DEAR AMY: I am engaged to a wonderful man whom I've been dating for more than three years. Very early in our relationship, I brought up the fact that I don't want to change my last name when I get married. He was upset by it and told me he'd want his wife to change her last name, but at that time the conversation ended at that.
He proposed two months ago. Last week I told him that because I knew taking his last name was important to him, I'd be willing to hyphenate my last name, and his and any children would have his name alone. I thought he'd be overjoyed, since this was a big compromise for me.
He wasn't overjoyed. He said that if I kept my maiden name in any form, it'd be like a demonstration that I'm not "fully committed" to the marriage and that I'm keeping one foot out the door.
I respect his point of view, but my wish to retain my maiden name (at least partially) is just as strong as his wish for me to take his name. I thought that hyphenating would be a perfect solution.
He's asking me to reconsider. I love him, but I don't feel that I should have to give in any more on this issue. How do I handle this? I don't want one of us to enter the marriage feeling resentful about my decision. — Mrs. Two Last Names
DEAR MRS.: So far, you and your guy are demonstrating that as a couple you face serious issues, by you compromising and him being unhappy and asking you to reconsider.
This dynamic gives you something very real (and very important) to talk about during your premarital counseling, which you (and everyone) should have.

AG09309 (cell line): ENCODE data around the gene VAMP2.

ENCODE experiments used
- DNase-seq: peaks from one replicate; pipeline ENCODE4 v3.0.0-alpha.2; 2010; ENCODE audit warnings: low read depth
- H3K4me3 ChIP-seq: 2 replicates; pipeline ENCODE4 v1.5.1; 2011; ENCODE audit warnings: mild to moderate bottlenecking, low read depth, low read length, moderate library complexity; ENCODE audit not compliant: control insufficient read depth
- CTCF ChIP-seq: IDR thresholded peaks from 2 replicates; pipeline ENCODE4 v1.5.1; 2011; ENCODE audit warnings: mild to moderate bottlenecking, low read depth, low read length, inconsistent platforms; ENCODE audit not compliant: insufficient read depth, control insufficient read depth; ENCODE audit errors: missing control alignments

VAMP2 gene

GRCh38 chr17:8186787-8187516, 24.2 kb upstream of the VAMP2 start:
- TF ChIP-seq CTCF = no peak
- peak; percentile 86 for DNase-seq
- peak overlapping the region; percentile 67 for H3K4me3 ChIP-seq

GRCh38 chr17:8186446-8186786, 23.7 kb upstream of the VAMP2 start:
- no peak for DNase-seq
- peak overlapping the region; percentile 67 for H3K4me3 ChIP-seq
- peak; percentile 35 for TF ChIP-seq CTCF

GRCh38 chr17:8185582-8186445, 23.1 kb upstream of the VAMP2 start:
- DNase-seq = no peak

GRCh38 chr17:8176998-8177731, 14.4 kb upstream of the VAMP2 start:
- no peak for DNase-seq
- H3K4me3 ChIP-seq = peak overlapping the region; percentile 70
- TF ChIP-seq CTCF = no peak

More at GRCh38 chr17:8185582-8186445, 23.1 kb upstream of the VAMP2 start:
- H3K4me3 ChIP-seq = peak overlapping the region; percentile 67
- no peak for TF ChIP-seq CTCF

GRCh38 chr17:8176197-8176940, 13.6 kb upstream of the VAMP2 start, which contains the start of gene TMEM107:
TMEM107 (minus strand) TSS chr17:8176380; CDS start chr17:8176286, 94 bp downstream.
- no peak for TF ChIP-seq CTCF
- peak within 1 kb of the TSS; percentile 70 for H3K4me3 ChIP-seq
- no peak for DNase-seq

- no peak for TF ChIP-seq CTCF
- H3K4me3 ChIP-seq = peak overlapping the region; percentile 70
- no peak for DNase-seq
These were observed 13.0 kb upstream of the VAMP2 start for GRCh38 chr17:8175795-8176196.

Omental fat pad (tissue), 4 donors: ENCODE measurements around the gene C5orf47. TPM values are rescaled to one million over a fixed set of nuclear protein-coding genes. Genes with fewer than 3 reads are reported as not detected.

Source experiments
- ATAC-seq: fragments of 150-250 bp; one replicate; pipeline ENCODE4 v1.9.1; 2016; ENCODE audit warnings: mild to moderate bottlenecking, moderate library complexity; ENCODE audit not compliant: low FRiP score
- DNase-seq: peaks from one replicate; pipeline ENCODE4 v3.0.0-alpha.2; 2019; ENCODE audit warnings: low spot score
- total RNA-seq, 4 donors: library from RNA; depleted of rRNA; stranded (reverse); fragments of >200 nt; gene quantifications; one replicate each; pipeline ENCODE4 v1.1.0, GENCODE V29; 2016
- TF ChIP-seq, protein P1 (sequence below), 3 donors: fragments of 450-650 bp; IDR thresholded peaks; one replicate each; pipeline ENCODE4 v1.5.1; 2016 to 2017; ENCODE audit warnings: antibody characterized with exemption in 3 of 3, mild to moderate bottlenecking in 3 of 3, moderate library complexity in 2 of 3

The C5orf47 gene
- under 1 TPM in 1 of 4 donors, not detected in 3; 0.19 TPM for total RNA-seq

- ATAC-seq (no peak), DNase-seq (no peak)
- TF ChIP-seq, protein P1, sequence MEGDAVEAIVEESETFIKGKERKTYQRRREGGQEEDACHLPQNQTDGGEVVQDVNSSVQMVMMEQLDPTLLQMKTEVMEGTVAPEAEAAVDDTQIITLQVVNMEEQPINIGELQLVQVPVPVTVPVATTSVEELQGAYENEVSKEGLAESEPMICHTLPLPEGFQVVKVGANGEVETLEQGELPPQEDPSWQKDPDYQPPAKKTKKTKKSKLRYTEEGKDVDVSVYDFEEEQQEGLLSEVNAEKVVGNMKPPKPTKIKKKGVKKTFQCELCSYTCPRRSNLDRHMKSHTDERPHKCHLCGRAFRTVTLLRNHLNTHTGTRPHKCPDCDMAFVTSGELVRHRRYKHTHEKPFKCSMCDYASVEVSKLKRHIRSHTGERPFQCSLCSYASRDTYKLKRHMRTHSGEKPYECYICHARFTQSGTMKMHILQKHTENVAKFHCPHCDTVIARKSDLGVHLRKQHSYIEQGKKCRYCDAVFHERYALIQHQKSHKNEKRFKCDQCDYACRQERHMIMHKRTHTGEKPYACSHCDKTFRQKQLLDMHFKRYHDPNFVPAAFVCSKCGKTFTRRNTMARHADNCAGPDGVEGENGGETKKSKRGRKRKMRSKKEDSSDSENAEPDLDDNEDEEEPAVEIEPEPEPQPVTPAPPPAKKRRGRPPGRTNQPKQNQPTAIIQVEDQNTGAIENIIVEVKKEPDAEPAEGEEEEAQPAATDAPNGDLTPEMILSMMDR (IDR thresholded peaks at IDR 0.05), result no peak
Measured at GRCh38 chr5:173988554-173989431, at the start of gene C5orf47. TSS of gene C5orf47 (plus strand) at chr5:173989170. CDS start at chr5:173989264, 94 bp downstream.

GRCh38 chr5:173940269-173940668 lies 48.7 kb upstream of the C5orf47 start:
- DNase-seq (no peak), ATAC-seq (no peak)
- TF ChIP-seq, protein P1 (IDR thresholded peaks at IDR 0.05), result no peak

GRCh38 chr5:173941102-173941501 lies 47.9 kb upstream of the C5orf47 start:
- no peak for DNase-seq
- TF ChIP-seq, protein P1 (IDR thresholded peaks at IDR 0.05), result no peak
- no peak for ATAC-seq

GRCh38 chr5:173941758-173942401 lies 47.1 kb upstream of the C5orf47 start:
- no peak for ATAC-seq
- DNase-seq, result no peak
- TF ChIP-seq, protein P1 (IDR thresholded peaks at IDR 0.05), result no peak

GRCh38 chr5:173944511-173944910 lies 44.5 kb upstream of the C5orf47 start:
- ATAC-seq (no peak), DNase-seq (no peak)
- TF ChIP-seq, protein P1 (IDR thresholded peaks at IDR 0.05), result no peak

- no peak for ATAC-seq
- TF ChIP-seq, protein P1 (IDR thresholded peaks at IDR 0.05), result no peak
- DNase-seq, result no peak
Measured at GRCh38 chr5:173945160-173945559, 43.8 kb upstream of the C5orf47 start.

DEAR AMY: My wife and I have a great marriage (it is a second marriage for both), but I see a big problem looming.
She has a married son who lives far away. We only see him once or twice a year.
It was just revealed that he is moving close to us, which means that he will be around a lot.
He is very cheap. He lets his mother (or me) pay for everything, never paying his fair share for food or drink when we are together. Basically, he's a 30-year-old mommy's boy who sponges off of mommy (and, indirectly, me).
His moving is really making me uncomfortable. I am afraid that I am going to erupt sometime and say something that would hurt my wife.
How can I tell him to reach into his own pocket?
He makes more than my wife and me together, and his wife also has a good job. — Anticipating
DEAR ANTICIPATING: Based on what you report, I'm going to assume that this son is not hitting up his mother (or you) for large purchases, loans or bailouts, but that he has let you pick up the check on those infrequent occasions when you have dined together. While this is ungenerous, you must acknowledge that it could be worse. Much, much worse.
You and your wife should negotiate in advance what you will (and will not) pay for when it comes to family handouts. You could even set aside an amount strictly for this purpose, to which you both contribute.
You should admit to your wife that your concerns aren't only about her son's cheapness, however. Tell her that the close relationship worries you because you wonder how his inclusion in your daily life will turn your loving partnership into a triangle. This is a very valid worry, and you are right to raise it now.
In the meantime, don't panic, and even allow for the possibility that this relationship could actually turn out to be a positive one for you.
DEAR AMY: You recently answered a letter from "Frowned-upon in Florida" by using the antiquated term "wheelchair bound" to describe people who use wheelchairs. Rather than being "bound" or "confined" to it, the wheelchair has given these people the freedom to move about their communities.
A more appropriate term would be "wheelchair dependent." — Board-Certified Physiatrist
DEAR PHYSIATRIST: Other readers have suggested "wheelchair user."
(Send questions via e-mail to askamytribune.com or by mail to Ask Amy, Chicago Tribune, TT500, 435 N. Michigan Ave., Chicago, IL 60611. Amy Dickinson's memoir, "The Mighty Queens of Freeville: A Mother, a Daughter and the Town that Raised Them" (Hyperion), is available in bookstores.)